REVIEW: SAMO Is Dead
By Alex Mcleay
“SAMO©,,, 4 THE SO-CALLED AVANT-GARDE”
Much knowing laughter was shared by the audience on the opening night of SAMO is DEAD. Directed by Sophie Bryant and writen by Jodi Rabinowitz, SAMO is DEAD combined the gritty and bold ideas of Basquiat and contemporary art with the banality of small-town Australia. The Reginald Theatre became a sleepy cafe, overseen by a haunting, Basquiat inspired mural.
SAMO© was a tag created by Basquiat in the 70s, critiquing New York modern life and the SoHo art scene. SAMO is DEAD, in a similar vein, is a reflection of contemporary Australia, and probably feels hyper-relatable to any young creative. The interplay between the three characters of Beth, Luke, and Holly encourages an audience’s self-reflection, given how familiar we all are with the archetypes of the edgy girl, the artist, and the slut.
But, of course, they are not simply their stereotypes. Sophie Peppernell as Beth beautifully utilises her solo vignettes, bringing out history and complexity of character. Her frustration is almost palpable, in her glares, her snarky jabs. Chris Rowe brings some charm to such an affected (read: wanky) character. Perfectly self-obsessed, Rowe captured the sincerity of Luke’s ego and fanaticism. Holly’s confidence was dynamically delivered by Akala Newman, who made the most out of her movement, hair flipping, and gum smacking.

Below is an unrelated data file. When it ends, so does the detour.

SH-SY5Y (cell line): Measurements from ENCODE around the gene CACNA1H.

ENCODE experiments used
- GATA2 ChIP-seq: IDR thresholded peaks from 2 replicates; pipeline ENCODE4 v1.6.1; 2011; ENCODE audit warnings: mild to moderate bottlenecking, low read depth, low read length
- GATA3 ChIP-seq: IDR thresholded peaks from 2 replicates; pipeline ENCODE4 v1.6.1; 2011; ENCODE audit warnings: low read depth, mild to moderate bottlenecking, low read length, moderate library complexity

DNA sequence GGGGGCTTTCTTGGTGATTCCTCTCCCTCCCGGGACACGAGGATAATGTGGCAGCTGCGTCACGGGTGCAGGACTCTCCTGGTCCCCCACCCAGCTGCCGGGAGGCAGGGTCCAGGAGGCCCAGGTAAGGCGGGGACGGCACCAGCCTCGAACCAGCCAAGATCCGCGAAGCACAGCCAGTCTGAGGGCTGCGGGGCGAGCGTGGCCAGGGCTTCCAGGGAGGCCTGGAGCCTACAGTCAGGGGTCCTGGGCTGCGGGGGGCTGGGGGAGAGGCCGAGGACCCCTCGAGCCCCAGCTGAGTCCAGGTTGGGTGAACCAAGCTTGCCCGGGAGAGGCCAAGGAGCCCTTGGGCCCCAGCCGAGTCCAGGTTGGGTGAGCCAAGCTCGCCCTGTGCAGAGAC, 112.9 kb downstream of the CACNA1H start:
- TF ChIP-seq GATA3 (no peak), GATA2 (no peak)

I felt like I had met all these characters before. It was a constant mix of familiar and unique, cliched and original. The conversations sounded like ones I had had just last week. But the mix of surrealism, mania, and stagnation evaded banality. The character SAMO, played by Theo Murray, was an interesting presence, inciting dissonance and disconcertion.
The set was large and intimate, half cafe, half bedroom. It could have almost been Newtown, had the chalkboard not said that coffee was only two dollars. The little details brought it to life; the children’s drawings pinned to the counter, the stack of VHS tapes in Luke’s room. The poetry scrawled on the wall’s of Luke’s bedroom are like a mood-board meets shrine. All of this is overseen by a graphic and unsettling canvas mural, with eyes to rival T.J. Eckleburg.
Few plays feel so strikingly familiar as SAMO is DEAD. It questions what is real, what is genuine, what it means to be yourself. If your life doesn’t already have enough coffee, drugs, and pretentious conversations about what art is and should be, see SAMO is DEAD. If your life has plenty of these things and you want more, see SAMO is DEAD.